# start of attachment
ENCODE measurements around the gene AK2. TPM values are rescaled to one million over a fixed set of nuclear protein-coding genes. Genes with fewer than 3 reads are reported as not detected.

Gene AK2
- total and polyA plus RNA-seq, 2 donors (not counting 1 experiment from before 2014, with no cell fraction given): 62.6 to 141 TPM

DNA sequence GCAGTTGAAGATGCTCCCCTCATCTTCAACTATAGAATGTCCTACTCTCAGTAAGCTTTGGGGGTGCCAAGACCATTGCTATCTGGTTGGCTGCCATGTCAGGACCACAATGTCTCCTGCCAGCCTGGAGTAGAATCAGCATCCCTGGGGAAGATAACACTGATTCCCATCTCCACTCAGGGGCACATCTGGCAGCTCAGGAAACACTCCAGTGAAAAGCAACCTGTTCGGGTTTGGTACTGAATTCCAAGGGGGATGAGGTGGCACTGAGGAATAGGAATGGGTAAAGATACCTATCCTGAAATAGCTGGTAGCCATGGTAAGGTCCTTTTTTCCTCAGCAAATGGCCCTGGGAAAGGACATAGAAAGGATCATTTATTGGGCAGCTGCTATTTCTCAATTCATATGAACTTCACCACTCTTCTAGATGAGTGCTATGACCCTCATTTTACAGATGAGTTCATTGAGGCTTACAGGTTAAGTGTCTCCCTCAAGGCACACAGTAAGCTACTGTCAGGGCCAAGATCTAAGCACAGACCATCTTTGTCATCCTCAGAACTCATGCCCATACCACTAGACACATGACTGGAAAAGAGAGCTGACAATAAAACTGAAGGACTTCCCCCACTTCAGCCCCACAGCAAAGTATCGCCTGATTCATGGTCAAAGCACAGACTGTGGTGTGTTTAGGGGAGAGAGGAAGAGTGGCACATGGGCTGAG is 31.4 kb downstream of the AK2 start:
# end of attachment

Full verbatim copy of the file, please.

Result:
ENCODE measurements around the gene AK2. TPM values are rescaled to one million over a fixed set of nuclear protein-coding genes. Genes with fewer than 3 reads are reported as not detected.

Gene AK2
- total and polyA plus RNA-seq, 2 donors (not counting 1 experiment from before 2014, with no cell fraction given): 62.6 to 141 TPM

DNA sequence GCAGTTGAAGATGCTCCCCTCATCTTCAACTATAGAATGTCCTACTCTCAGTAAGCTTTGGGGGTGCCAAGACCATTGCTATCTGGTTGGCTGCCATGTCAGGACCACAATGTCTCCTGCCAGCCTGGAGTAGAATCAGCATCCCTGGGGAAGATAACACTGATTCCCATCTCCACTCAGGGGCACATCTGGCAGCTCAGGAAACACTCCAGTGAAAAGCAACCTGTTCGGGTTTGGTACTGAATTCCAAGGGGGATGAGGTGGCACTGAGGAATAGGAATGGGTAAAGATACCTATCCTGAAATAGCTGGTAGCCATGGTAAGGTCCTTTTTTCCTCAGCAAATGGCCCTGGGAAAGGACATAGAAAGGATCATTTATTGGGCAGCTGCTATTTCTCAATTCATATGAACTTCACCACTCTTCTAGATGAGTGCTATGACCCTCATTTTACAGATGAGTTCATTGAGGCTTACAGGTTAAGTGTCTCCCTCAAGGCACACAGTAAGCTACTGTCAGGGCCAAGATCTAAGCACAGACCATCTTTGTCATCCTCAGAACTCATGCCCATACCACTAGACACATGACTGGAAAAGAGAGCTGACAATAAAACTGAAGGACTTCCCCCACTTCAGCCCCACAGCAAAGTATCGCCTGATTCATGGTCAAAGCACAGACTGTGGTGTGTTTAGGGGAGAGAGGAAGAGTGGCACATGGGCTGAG is 31.4 kb downstream of the AK2 start: